Meanwhile, in the token race, I have 1980, having slightly chipped up. We are at the 150/300 level, though, so I'm under 10x the BB, and only two people (one of which is the BB) have less than me out of the 9-players left. I only have two options, push or fold. Frankly, I think I excel at these situations because I can often "sense" when its safe to fold. In the next two hands I had that sixth sense and knew when one hand would work and when the other wouldn't.

I am dealt A9h in the Big Blind, generally a strong pushing hand from the button when you are in such a short-stack situation AND in position to steal. Unfortunately, before the hand gets to me, a player in MP with over 4500 flat calls the 300 blind. Now its up to me, and suddenly because of that limp in MP, pushing doesn't look so smart. I am ONLY trying to steal the blinds. I do not want to be called, even by 38o, because this is a peep tourney and 5 pays as good as 1st. I'm playing for 5th here, so no weighted cointosses, even if they are in my favor. Alas, I fold, and the players see an Ace-high flop. In many other situations I might push, but I had to consider the possibility that the MP player had something as simple as AT and therefore would call and have me completely dominated, or even KQ, at which point, he'd probably still call (he was loose) and potentially draw out on me. Once the A-high flop hit, the MP player bet pot and everyone folded. Coulda been A8 too, I guess, but I wasn't looking to gamble in a peep game.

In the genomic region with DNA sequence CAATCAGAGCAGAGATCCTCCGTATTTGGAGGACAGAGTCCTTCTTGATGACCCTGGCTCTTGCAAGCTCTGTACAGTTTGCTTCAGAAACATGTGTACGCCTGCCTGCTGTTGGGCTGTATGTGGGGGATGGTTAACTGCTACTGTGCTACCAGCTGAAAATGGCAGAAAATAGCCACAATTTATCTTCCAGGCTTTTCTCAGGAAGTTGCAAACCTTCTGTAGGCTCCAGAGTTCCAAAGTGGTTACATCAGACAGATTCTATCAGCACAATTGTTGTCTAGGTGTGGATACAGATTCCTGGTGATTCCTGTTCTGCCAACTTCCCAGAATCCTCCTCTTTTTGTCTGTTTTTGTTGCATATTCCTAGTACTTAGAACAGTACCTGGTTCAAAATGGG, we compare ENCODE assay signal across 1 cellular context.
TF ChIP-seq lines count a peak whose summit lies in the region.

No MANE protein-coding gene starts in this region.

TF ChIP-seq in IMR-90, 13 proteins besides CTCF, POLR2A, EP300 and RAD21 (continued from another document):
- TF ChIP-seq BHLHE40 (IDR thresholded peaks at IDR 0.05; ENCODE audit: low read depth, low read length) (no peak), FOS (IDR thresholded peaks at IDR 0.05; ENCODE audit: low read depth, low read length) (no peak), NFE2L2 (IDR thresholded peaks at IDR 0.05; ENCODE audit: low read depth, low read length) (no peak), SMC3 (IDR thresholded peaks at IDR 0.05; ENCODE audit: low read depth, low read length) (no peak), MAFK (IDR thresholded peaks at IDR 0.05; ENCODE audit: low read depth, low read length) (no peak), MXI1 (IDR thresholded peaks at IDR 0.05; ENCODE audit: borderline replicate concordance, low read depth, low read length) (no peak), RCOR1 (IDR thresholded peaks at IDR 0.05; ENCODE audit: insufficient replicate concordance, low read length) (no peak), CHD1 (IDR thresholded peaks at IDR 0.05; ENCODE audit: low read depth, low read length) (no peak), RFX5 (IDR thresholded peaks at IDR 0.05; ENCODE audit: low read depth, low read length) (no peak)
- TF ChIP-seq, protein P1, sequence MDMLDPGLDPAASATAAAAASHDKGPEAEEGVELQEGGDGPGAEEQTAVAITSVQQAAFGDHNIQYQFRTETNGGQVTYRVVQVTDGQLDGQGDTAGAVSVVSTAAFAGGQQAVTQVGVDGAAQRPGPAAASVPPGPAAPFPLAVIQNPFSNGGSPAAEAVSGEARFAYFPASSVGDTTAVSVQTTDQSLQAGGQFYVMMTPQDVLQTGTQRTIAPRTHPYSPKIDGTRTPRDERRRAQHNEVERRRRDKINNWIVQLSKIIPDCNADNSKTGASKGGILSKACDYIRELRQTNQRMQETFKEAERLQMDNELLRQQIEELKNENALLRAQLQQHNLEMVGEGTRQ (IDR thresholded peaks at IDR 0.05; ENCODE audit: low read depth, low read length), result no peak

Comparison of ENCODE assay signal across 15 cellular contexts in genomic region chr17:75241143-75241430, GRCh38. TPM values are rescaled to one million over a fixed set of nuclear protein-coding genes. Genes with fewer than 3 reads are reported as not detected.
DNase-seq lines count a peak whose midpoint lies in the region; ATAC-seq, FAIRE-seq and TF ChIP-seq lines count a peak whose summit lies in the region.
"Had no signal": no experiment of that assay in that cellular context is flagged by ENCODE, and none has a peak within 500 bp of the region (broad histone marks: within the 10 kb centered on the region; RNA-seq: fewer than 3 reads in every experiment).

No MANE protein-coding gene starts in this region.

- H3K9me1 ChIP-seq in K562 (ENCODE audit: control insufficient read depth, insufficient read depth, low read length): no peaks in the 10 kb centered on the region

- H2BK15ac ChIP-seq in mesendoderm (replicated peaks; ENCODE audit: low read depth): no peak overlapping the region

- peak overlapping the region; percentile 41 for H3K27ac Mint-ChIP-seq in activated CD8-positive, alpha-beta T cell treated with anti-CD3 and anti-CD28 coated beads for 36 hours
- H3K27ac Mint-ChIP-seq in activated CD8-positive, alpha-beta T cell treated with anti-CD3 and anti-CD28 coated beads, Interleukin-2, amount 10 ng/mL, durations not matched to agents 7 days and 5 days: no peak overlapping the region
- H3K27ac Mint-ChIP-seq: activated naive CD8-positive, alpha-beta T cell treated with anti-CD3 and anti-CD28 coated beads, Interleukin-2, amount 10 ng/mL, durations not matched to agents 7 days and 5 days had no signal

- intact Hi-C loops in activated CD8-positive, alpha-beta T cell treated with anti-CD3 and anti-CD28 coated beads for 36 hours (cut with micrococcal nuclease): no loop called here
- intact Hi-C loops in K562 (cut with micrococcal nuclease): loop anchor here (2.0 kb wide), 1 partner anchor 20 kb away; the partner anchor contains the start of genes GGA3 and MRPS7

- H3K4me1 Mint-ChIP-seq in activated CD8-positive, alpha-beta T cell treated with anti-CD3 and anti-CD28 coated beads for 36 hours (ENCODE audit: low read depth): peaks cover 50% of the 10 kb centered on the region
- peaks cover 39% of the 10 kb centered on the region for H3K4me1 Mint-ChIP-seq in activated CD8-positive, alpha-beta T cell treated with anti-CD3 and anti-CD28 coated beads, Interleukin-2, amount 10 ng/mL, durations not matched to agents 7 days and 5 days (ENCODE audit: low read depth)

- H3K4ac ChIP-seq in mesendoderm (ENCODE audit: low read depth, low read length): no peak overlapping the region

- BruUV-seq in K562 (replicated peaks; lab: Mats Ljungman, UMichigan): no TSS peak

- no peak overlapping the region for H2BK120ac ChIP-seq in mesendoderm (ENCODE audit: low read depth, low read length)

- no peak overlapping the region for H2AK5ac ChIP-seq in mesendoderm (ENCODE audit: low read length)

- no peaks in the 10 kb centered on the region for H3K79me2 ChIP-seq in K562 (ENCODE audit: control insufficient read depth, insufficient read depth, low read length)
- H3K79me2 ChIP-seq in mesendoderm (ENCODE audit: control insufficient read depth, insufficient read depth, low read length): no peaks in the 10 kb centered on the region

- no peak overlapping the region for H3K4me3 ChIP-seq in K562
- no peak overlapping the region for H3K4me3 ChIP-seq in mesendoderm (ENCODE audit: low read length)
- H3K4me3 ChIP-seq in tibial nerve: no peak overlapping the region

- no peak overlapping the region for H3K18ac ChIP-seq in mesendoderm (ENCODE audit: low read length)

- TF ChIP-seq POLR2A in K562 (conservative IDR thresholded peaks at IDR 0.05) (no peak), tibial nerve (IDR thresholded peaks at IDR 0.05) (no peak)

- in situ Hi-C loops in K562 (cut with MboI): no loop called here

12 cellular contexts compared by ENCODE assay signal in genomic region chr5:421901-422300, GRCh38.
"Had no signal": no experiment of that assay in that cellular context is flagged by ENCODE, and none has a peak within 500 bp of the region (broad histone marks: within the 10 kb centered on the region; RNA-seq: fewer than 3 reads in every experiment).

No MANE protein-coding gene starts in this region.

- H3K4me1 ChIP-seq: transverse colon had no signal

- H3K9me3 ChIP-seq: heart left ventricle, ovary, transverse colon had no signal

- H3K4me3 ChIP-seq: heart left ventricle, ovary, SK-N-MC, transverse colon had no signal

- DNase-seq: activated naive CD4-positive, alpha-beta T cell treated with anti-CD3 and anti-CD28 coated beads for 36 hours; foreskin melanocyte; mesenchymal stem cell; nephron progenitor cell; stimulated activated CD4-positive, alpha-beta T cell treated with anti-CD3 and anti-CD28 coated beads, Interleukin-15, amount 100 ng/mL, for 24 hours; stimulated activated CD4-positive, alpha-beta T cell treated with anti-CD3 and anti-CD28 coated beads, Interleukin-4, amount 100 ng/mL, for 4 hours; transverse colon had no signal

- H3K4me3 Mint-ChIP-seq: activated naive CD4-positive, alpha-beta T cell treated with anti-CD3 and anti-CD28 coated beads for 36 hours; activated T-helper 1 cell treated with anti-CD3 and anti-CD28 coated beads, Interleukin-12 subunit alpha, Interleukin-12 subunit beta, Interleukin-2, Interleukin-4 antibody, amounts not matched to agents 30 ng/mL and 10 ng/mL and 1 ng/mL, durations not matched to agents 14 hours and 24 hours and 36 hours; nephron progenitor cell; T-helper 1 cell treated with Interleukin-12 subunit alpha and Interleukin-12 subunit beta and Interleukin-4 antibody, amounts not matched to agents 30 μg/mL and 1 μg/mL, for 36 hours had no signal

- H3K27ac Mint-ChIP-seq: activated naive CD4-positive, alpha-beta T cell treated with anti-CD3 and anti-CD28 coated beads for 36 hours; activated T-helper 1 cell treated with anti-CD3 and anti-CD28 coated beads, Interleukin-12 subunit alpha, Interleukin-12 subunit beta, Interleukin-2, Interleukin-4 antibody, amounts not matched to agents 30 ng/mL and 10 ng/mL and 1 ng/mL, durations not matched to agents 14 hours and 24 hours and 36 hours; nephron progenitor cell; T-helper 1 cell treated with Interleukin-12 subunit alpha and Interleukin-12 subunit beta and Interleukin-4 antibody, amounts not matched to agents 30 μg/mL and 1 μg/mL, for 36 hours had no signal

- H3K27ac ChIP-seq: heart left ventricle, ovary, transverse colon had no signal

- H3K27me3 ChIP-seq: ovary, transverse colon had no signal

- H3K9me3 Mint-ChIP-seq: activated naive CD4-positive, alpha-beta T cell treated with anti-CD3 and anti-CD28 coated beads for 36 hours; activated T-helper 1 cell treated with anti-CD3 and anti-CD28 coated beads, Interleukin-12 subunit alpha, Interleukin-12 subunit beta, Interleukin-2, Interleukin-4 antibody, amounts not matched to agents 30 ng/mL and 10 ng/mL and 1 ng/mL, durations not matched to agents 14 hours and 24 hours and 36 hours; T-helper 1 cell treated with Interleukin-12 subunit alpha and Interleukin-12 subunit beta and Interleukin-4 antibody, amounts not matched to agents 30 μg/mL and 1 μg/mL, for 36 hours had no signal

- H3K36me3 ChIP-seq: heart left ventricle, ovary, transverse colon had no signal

In that same peep tournament two hands later, the blinds move up to 200/400. I'm still hovering at 1980 with two players below me in chips and 9 players remaining. I'm two spots from the button with KJo. The SB has 3k and the BB has 2.5k, so they are both fairly vulnerable. It folds to me and I raise all-in. Everyone folds. What's the difference between this hand and the last? (1) No one limped before me, so there is 0 indication of a playable hand, (2) the players still in the hand would only have 500 or 1k left if they lose to me, whereas in the last hand one player could call me, lose and have about 2.5k left, (3) I am not on the button, so this looks like less of a steal, (4) the blinds increased to 200/400 so I now have only 5x the BB. On that last note, I still have enough to push people off of a hand (based less on the amount of BB I have and more on the fact that everyone is getting short), but once those blinds move up to 300/600, I'll have barely 3x the BB and suddenly any BB is calling me. I have to steal NOW. If I get called by an Ace-rag or a low pocket pair, then so be it. At least if I double up, I'll have some breathing room instead of waiting for the blinds to go up at which point doubling up means little to nothing.

I could start the tournament recap right now, but I think I am going to drag it out for a little throughout the day and tomorrow. I have probably a dozen or so hands to go over, so this is the first intermission. Go use the bathroom, maybe pick up some popcorn and I'll meet you back here in a couple of hours for more poker tomfoolery.

Until next time, make mine poker!

posted by Jordan @ 8:19 PM,